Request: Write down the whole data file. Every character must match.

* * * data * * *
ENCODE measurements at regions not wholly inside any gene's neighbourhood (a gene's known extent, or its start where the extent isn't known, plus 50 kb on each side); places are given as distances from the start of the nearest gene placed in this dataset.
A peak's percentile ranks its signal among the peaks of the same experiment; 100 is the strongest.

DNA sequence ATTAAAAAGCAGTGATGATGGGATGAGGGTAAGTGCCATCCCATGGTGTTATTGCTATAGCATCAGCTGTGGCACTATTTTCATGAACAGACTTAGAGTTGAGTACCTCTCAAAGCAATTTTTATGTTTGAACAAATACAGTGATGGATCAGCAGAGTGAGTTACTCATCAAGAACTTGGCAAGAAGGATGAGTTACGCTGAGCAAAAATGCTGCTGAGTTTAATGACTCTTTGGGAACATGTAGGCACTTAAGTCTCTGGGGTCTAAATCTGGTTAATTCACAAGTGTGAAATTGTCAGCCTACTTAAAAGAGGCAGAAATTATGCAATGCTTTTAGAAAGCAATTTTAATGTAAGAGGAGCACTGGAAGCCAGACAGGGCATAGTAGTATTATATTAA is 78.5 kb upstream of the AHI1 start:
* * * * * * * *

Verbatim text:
ENCODE measurements at regions not wholly inside any gene's neighbourhood (a gene's known extent, or its start where the extent isn't known, plus 50 kb on each side); places are given as distances from the start of the nearest gene placed in this dataset.
A peak's percentile ranks its signal among the peaks of the same experiment; 100 is the strongest.

DNA sequence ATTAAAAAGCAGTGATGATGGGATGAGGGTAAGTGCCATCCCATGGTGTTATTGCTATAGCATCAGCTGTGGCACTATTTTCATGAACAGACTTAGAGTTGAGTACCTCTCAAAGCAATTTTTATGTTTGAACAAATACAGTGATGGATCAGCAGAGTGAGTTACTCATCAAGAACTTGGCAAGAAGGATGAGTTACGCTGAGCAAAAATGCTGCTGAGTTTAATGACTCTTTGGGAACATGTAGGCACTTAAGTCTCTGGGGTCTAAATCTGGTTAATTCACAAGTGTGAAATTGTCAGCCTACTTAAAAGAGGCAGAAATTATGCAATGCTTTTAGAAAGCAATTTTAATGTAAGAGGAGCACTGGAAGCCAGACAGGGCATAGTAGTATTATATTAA is 78.5 kb upstream of the AHI1 start: